ROME－Millions of Christians around the world have been enduring another Easter holiday weekend under movement restrictions because of a resurgent coronavirus.
Worrying spikes in infections are stretching governments in their responses to COVID-19, but in the United States there was good News with the worst-hit nation crossing the milestone of 100 million vaccinations.
In a number of regions, the increases in infections are being logged even as vaccine rollouts gather pace. Many countries have been forced to reimpose restrictions.
Italy began a strict Easter lockdown on Saturday, with the entire country deemed a high-risk “red zone” during a time when families usually get together.
At Rome’s normally bustling Piazza Navona, site of the famed Fountain of the Four Rivers, a scattering of dog walkers and cyclists could be seen enjoying the spring weather.
Shops selling essentials were open in the nearby winding streets, but without the normal throngs.
New curbs were also coming into force on Saturday in France, where authorities are scrambling to deal with a dramatic rise in cases that has overwhelmed hospitals in Paris.
Restrictions had already been stepped up in other European nations such as Belgium.
Germans protested in their thousands on Saturday amid heated debate throughout the country over restrictions in the face of a third wave of COVID-19.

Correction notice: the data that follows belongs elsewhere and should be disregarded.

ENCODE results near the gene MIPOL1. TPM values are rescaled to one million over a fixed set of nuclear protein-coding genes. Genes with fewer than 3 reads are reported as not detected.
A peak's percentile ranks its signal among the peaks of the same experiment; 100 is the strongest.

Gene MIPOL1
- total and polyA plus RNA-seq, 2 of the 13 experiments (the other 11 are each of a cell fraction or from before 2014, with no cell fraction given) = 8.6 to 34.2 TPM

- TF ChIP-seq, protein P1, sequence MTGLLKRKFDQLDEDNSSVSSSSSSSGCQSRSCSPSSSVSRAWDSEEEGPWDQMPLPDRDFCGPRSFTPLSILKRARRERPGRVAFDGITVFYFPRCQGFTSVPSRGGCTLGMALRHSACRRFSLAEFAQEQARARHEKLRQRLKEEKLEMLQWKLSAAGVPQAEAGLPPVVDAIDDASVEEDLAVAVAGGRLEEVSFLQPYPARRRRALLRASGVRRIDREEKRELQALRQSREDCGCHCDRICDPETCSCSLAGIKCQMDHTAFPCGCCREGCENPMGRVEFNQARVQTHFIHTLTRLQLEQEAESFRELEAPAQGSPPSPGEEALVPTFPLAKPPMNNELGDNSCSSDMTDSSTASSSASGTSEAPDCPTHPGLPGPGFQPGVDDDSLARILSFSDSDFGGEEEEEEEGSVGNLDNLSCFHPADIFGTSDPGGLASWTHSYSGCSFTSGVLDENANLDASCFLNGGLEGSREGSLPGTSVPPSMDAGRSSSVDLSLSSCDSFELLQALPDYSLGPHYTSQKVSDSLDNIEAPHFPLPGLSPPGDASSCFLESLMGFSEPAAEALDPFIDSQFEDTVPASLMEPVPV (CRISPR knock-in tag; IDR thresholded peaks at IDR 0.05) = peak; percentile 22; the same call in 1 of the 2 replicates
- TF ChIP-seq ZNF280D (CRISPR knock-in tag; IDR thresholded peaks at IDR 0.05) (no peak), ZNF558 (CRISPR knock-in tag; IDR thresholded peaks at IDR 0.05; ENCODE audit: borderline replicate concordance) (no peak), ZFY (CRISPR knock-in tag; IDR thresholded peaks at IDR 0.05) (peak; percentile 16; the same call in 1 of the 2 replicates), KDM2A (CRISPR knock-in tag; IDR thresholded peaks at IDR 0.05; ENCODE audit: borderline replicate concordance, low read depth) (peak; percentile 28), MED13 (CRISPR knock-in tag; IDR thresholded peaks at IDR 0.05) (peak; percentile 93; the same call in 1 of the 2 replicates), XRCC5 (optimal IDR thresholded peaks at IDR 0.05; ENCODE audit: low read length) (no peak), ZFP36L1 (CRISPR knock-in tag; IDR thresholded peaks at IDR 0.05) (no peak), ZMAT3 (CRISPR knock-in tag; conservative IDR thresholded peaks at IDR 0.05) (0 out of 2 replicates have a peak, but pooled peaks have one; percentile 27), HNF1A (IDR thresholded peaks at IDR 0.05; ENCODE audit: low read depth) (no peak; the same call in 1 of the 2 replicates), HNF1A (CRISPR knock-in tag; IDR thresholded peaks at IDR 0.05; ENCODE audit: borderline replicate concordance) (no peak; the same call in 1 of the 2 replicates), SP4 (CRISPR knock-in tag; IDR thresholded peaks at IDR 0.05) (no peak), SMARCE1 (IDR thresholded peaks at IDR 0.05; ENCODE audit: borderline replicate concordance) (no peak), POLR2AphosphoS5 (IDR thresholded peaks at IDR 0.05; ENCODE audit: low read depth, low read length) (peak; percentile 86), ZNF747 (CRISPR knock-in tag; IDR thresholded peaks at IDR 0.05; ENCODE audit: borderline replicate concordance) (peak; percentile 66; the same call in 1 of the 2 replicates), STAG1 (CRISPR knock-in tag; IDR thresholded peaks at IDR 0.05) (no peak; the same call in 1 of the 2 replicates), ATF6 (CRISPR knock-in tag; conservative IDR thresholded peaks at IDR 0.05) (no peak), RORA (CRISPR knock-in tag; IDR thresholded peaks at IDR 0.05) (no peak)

The government scrapped plans for a strict Easter lockdown, but, ahead of the break, Chancellor Angela Merkel urged people to limit their social contacts.
It is the epicenter of an unfolding crisis in Latin America, where infections have soared past 25 million, likely fueled by a more contagious variant first detected in Brazil.
Peru has gone into an Easter lockdown, Chile has closed all borders, Ecuador has announced fresh restrictions and Bolivia has sealed the border with Brazil.
Argentina’s President Alberto Fernandez announced late on Friday that he had tested positive for COVID-19.
The pandemic has claimed more than 2.8 million lives worldwide.
On the positive side, the US’ progress in administering at least one shot to more than 100 million people－the first country to do so-means around half of all adults have been covered.
But infections remain on the rise in parts of the country, and US President Joe Biden urged people to keep wearing masks and taking other precautions. “We need to finish this job,” he said.
The US Centers for Disease Control and Prevention has updated its guidance to say that fully vaccinated people can travel without observing quarantines.
In Europe, vaccination campaigns have struggled to gain traction due to supply issues and questions over a vaccine from AstraZeneca.
On Saturday, the UK medical regulator said that out of 30 people who suffered blood clots after receiving the shot in Britain, seven had died.
Paul Hunter, a medical microbiologist at Britain’s University of East Anglia, said he initially thought the link between vaccination and blood clots was likely a “random association”.
But as evidence mounts of clusters in separate countries, “the weight of evidence is now looking toward Oxford-AstraZeneca actually being the cause of these adverse events”, he said of the vaccine that was co-developed with Oxford University.